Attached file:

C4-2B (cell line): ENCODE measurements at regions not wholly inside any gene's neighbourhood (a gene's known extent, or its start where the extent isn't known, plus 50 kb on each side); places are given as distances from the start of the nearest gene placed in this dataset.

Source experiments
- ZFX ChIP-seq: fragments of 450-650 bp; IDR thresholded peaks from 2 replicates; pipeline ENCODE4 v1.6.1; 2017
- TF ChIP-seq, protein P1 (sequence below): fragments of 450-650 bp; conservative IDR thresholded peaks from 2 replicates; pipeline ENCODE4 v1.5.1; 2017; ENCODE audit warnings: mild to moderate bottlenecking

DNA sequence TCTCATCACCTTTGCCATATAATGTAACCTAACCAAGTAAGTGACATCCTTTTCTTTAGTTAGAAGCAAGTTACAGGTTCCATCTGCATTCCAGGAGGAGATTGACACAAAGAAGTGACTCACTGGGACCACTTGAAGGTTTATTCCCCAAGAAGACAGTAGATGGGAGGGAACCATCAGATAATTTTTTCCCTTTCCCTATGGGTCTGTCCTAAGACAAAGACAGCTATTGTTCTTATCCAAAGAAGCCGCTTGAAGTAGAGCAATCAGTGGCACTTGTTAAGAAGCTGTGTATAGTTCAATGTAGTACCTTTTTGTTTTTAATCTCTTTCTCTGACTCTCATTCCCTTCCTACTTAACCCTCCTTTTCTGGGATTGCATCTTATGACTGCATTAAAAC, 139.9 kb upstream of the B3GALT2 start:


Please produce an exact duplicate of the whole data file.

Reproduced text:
C4-2B (cell line): ENCODE measurements at regions not wholly inside any gene's neighbourhood (a gene's known extent, or its start where the extent isn't known, plus 50 kb on each side); places are given as distances from the start of the nearest gene placed in this dataset.

Source experiments
- ZFX ChIP-seq: fragments of 450-650 bp; IDR thresholded peaks from 2 replicates; pipeline ENCODE4 v1.6.1; 2017
- TF ChIP-seq, protein P1 (sequence below): fragments of 450-650 bp; conservative IDR thresholded peaks from 2 replicates; pipeline ENCODE4 v1.5.1; 2017; ENCODE audit warnings: mild to moderate bottlenecking

DNA sequence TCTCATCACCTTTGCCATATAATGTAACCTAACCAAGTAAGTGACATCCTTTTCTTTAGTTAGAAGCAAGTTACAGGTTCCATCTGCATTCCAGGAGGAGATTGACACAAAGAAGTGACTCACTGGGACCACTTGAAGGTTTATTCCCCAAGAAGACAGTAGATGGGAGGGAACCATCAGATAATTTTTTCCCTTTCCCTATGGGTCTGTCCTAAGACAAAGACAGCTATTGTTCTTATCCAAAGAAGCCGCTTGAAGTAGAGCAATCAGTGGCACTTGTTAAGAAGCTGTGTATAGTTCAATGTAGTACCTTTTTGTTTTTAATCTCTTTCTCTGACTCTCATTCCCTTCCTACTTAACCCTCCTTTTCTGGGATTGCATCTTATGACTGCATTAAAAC, 139.9 kb upstream of the B3GALT2 start: